Our Supreme Court in State v. Pham, 281 Kan. 1227, Syl. ¶ 3, 136 P.3d 919 (2006), set forth the three-step process under Batson for analyzing a defendant's argument that the State has used peremptory challenges to eliminate potential jurors on the basis of race:
"The Batson analysis involves a three-step process. First, the defendant must make a prima facie showing that the prosecutor has exercised peremptory challenges on the basis of race. Second, if the requisite showing has been made, the burden shifts to the prosecutor to articulate a race-neutral explanation for striking the jurors in question. In this second step, the prosecutor is only required to put forth a facially valid reason for exercising a peremptory strike. Finally, the trial court must determine whether the defendant has carried his or her burden of proving purposeful discrimination."
Moreover, our Supreme Court in Pham set forth the standards applicable to each step of the process:
"The standard of review of the first step--the prima facie showing on the basis of race--is a question of legal sufficiency subject to plenary review. State v. Bolton, 274 Kan. 1, 9, 49 P.3d 468 (2002).
"Regarding the second step--the prosecutor's burden to show a race-neutral explanation for striking the jurors in question--it does not demand a prosecutor's explanation that is persuasive, or even plausible, but merely facially valid. See State v. Vargas, 260 Kan. 791, Syl. ¶ 3, 926 P.2d 223 (1996). Further, unless a discriminatory intent is inherent in the prosecutor's explanation, the reason offered will be deemed race neutral. Accordingly, the ultimate burden of persuasion rests with, and never shifts from, the opponent of the strike. State v. Vargas, 260 Kan. 791, Syl. ¶ 3.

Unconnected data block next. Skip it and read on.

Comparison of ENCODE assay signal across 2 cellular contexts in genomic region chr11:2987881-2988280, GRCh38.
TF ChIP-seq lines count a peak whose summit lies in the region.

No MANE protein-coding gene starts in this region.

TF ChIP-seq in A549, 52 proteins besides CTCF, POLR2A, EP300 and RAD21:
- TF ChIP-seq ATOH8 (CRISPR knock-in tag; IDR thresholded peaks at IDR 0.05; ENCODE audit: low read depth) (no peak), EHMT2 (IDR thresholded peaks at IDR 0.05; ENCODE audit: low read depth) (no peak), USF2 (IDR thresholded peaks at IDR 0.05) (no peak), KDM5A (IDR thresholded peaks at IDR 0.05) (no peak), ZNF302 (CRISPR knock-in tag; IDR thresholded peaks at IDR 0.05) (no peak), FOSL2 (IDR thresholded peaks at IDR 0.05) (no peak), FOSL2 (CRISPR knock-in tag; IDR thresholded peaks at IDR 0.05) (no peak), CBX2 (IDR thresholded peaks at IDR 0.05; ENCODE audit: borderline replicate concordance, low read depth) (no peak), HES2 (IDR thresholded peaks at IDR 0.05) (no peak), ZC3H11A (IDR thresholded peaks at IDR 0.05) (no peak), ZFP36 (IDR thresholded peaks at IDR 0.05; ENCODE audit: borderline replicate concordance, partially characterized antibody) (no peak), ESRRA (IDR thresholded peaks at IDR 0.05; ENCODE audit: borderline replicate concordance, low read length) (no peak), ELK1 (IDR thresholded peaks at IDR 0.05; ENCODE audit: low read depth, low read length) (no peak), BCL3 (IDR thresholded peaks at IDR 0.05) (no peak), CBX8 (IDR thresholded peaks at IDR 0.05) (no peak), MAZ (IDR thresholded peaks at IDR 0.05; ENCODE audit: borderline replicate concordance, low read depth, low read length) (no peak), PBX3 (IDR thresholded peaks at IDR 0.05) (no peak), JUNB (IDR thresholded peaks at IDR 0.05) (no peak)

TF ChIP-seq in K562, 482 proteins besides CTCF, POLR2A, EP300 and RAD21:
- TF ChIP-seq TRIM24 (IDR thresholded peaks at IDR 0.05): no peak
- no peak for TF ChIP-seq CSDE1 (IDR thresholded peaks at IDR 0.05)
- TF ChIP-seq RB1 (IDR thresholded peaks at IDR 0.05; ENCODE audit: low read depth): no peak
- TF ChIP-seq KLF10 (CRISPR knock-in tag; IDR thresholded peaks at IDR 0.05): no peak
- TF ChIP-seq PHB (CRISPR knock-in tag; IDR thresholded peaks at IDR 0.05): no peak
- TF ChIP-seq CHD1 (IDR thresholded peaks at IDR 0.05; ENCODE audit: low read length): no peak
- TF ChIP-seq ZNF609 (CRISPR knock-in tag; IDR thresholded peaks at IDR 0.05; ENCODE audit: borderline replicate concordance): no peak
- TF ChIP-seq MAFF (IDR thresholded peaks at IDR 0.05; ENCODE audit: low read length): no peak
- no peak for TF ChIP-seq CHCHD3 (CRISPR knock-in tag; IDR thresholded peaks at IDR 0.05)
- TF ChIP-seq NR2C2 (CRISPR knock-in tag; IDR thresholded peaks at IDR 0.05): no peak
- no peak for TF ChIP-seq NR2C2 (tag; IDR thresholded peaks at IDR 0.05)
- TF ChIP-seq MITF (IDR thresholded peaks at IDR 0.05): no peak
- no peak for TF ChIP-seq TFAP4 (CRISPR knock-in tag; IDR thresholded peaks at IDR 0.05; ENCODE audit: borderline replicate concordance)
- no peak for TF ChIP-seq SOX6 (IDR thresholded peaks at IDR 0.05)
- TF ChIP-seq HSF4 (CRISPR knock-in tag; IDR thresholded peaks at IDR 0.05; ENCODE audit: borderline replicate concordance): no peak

"Finally, the standard of review of the third step--the trial court's decision on the ultimate question of whether the defendant has carried the burden of proving purposeful discrimination--is greatly deferential because the determination is factual. State v. Walston, 256 Kan. 372, 379, 886 P.2d 349 (1994)." Pham, 281 Kan. at 1237.
After voir dire, defense counsel objected to the State's use of its peremptory challenges to eliminate prospective jurors V.S. and E.C., the only African-American members of the 28-member jury panel. In responding to defense counsel's objection, the prosecutor first asserted that Davis had to show that he was African-American, which was not clear in the case. Nevertheless, the trial court noted that the complaint and information listed Davis as an African-American male.
The prosecutor then set forth his reasons for eliminating the two African-American jury panel members. Concerning E.C., the prosecutor stated:
"Your Honor, I was prepared to keep [E.C.] up until [defense counsel] questioned him this morning and [E.C.]--and I don't recall the specific question asked by [defense counsel], but [E.C.] replied that--I think it was on the burden of proof. And he said certainly given the--what's at stake in this case.
"And I have talked to the jury about the fact that they shouldn't consider the penalty and that that doesn't help us determine whether or not he committed this crime; yet [E.C.] expressed a correlation between the burden of proof and what is at stake, which lead[s] me to believe that he does think about the penalty in terms of the burden of proof. And that's why I struck him."
During voir dire proceedings, defense counsel had questioned E.C. about whether he thought the State's burden of proof was unfair. He responded: "No, not for what's at stake here. Defense counsel questioned him further: "I believe you said not for what's at stake here?" He responded, "I mean, you know, a person's freedom."
The prosecutor set forth his reasons for eliminating V.S. as follows:
"[V.S.], Your Honor, struck me as someone who was overly intelligent, overly--his answers were, I thought, highly educated, he--I did not want someone who would overanalyze this case. And [V.S.], by his answers to me, struck me as someone who would in fact overanalyze the case and perhaps be a difficult witness--I mean, I'm sorry, a difficult juror on fine details and I did not want that."
After the prosecutor gave his reasons for eliminating the prospective jurors, the trial court asked defense counsel if she had any response. Before defense counsel could answer, however, the prosecutor stated, "Your Honor, I would object to [defense counsel] giving any response. The law says ...